Fashion
7 Ashdeen and the Magic of Parsi Gara

Few things are as beautiful or have such a convoluted history as Paris Gara – the gorgeous embroidery which came to India by way of Persia and China through the Parsi traders dealing in opium in China. These traders who journeyed to China in the 19th century discovered distinct hand-embroidery and carried it back to India.

Features
23 Indian immigrants’ lost world

New immigrants in ethnic enclaves tend to have a stronger support system but once they fly the coop into the prestigious suburbs and into Americanization, there is a chasm of distances to overcome between friends. We are monetarily richer but are we poorer in friends?

Features
11 The Big Fat Indian Wedding in America

A majestic decorated elephant lumbering down the streets of Washington DC, with an Indian bridegroom ensconced like a maharajah on top; scores of chanting, dancing wedding guests causing a traffic jam on New York streets as they accompany the bridegroom in the ‘baraat’ or wedding procession, dancing the bhangra to the beat of village drums. Hundreds of guests in a man-made Gujarati village in New Jersey especially set up for a wedding celebration, with stalls, carts and even mud huts!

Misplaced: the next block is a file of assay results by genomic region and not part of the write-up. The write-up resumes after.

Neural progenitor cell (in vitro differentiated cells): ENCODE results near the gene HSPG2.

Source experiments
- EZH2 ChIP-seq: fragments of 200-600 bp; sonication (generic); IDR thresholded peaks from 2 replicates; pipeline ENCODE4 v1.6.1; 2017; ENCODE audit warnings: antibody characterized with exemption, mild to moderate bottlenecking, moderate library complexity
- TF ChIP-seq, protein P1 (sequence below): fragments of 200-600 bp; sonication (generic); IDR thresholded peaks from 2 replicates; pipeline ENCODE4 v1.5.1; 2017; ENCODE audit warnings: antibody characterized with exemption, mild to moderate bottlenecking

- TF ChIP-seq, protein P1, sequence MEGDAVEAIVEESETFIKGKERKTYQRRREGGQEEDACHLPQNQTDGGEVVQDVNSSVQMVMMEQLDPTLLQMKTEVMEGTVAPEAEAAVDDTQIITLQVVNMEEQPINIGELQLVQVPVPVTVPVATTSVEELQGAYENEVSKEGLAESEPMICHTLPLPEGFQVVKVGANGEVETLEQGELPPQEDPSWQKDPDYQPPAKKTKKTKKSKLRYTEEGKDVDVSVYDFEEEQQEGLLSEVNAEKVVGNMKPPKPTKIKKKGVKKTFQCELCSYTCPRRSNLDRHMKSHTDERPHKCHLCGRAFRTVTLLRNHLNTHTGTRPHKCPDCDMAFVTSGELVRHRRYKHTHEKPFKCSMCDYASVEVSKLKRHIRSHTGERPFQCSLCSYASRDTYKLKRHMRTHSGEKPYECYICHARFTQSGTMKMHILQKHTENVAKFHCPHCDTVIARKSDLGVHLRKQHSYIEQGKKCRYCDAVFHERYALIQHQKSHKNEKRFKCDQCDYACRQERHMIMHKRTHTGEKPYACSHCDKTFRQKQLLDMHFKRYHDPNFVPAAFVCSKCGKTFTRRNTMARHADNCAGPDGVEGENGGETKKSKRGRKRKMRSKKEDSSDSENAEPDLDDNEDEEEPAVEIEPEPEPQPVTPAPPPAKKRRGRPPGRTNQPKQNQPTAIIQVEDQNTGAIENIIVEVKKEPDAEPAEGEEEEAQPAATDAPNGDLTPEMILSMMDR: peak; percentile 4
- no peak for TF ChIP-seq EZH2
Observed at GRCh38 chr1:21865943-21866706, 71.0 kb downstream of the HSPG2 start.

Yes, all this has come to pass as Indian immigrants have brought their Big Fat Indian Wedding to America.

Cinema
4 Review: The Big Sick – Rom-Com Across Cultures

‘The Big Sick’ is a story for our times and what makes it kind of cool is that it’s a real life story – it actually happened and is not the figment of someone’s imagination. Yes, immigration, love, breakup and marriage, sickness and coma, terrorism and multiculturalism all come into it but it’s always upbeat, always funny. Big ambitious topics for a sweet little romantic tale but ‘The Big Sick’ pulls it off.

Lifestyle
65 Adoptions from India – Everything You wanted to Know

Some stories have so much power – and there’s such a need for them! I had done this in-depth story on adoption four years ago & I’m amazed readers who are looking to adopt come to it even today for information. So I thought I’d share it again and would love your input and personal experiences with the process of adopting children from India. I do intend to revisit this topic in the coming months and would love your insights.